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Origins of Humankind
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The Hominid Family Tree

Orrorin tugenensis
(6 mya)

Ardipithecus ramidus
(4.4 mya)

Australopithecus anamensis
(4.2 to 3.9 mya)

Australopithecus afarensis
(3.6 to 2.9 mya)

Kenyanthropus platyops
(3.5 to 3.3 mya)

Australopithecus africanus
(3 to 2 mya)

Australopithecus aethiopicus
(2.7 to 2.3 mya)

Australopithecus garhi
(2.5 mya)

Australopithecus boisei
(2.3 to 1.4 mya)

Homo habilis
(2.3 to 1.6 mya)

Homo erectus
(1.8 to 0.3 mya)

Australopithecus robustus
(1.8 to 1.5 mya)

Homo heidelbergensis
(600 to 100 tya)

Homo neanderthalensis
(250 to 30 tya)

Homo sapiens
(100 tya to present)

mya = millions of years ago        tya = thousands of years ago

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Homo habilis (2.3 to 1.6 million years ago)

Species Description:

Homo habilis has been a controversial species since it was first described in the mid-1960s. Originally, many scientists did not accept its validity, believing that all specimens should be assigned either to the genus Australopithecus or to Homo erectus. Today, H. habilis is widely accepted as a species.

Some scientists, however, still believe that many of the earliest fossils assigned to H. habilis are too fragmented and separated in time for conclusions about their relationships or species compositions to be possible. H. habilis specimens with particularly large features -- brains or teeth, for instance -- are sometimes assigned as Homo rudolfensis.

Homo habilis, "handy man," is so called because of the wealth of tools that have been found with its fossils. The average H. habilis brain was considerably larger than the average Australopithecus brain. The brain shape is also more humanlike. The bulge of Broca's area, essential for speech, is visible in one H. habilis brain cast, indicating that the species may have been capable of rudimentary speech. The average H. habilis individual is thought to have been about five feet tall and 100 pounds, although females may have been smaller.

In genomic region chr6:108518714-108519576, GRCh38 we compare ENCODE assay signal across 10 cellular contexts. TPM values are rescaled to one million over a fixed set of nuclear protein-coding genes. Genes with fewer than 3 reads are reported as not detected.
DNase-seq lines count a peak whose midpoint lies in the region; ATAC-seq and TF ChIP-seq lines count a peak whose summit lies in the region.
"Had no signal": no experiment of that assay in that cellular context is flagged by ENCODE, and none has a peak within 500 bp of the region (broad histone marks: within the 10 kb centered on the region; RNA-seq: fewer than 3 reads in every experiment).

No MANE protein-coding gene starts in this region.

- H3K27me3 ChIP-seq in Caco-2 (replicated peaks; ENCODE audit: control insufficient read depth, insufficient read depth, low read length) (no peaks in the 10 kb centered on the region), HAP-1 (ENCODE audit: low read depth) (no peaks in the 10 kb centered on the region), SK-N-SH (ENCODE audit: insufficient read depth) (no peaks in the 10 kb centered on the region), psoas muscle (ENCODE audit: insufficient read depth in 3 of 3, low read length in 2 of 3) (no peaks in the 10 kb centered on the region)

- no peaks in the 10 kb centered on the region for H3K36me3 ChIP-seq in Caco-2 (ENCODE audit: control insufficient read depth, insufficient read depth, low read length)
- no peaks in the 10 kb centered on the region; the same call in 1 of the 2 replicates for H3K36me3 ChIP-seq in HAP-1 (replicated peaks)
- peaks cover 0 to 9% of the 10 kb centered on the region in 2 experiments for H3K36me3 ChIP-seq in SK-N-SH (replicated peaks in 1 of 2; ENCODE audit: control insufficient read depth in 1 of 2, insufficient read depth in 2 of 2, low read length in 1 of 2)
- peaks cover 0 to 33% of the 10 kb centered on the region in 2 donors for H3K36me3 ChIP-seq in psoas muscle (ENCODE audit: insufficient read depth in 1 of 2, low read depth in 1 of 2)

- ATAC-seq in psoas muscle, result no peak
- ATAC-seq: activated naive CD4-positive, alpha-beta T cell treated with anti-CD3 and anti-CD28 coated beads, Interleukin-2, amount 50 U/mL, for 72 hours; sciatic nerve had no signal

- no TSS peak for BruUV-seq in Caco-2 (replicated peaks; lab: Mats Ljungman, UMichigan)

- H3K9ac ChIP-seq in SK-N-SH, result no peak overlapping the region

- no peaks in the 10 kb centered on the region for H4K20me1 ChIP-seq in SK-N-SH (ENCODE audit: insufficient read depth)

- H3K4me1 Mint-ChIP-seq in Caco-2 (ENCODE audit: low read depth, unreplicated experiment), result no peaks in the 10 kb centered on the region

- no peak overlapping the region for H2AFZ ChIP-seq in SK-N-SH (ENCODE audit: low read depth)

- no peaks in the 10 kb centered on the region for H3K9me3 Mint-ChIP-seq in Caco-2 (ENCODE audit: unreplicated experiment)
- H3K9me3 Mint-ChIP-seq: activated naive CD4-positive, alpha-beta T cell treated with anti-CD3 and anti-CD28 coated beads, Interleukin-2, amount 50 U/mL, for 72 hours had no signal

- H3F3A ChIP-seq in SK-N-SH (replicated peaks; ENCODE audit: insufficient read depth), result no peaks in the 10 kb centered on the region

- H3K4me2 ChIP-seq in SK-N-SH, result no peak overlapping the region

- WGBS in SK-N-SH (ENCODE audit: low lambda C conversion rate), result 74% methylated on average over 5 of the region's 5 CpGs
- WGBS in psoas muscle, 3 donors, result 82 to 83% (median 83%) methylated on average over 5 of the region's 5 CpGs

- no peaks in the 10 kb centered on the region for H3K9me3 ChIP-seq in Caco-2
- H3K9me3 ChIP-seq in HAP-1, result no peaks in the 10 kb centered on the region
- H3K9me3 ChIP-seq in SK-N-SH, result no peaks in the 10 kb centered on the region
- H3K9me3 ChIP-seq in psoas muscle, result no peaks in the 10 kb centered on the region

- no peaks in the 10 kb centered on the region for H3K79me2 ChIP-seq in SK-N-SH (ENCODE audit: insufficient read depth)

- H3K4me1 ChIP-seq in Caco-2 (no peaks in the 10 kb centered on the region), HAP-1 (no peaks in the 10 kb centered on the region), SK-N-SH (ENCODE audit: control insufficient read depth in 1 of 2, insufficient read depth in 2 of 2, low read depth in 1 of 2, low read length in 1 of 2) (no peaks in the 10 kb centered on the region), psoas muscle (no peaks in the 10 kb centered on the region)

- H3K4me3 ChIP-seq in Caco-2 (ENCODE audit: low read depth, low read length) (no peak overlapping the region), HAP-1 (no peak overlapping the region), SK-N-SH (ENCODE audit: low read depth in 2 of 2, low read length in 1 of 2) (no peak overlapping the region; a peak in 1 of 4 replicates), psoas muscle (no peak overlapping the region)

Fossil Finds:

The Mystery Skull (debated)
Estimated age: 1.85 million years
Date of discovery: 1973
Location: Koobi Fora, Kenya

The mystery of this specimen's identity may never be solved. This cranium is so different from any other specimen that there is still no consensus about what it really is. The sagittal crest resembles a common A. boisei trait, but the teeth are too small to be from that species.

Dik-dik Hominid

Dik-dik Hominid
Estimated age: 1.8 million years
Date of discovery: 1986
Location: Olduvai Gorge, Tanzania

This is a typical hominid fossil specimen, made up of very small fragments. The height of this H. habilis individual, estimated at 3 feet 5 inches tall based on arm and leg bone lengths, is very small for the species. It was most likely a female.

Olduvai George
Estimated age: 1.7 million years
Date of discovery: 1963
Location: Olduvai Gorge, Tanzania

Cattle trampled this specimen before it was found, so much of the skull was lost. It consists of teeth and skull fragments.

KNM-ER 1470
Estimated age: 1.9 million years
Location: Koobi Fora, Kenya

This is the most complete H. habilis skull known. The brain case is much larger than any australopithecine skull and lacks the large brow ridges typical of Homo erectus. Some people call this specimen H. rudolfensis.

Evidence of Culture:

Oldowan stone tools
Estimated age: 1.8 million years
Location: Olduvai Gorge, Tanzania

These tools, like most others from the same period, were made by chipping pieces from chunks of volcanic rock to reveal sharp, jagged edges.

-> Go to Homo erectus

 
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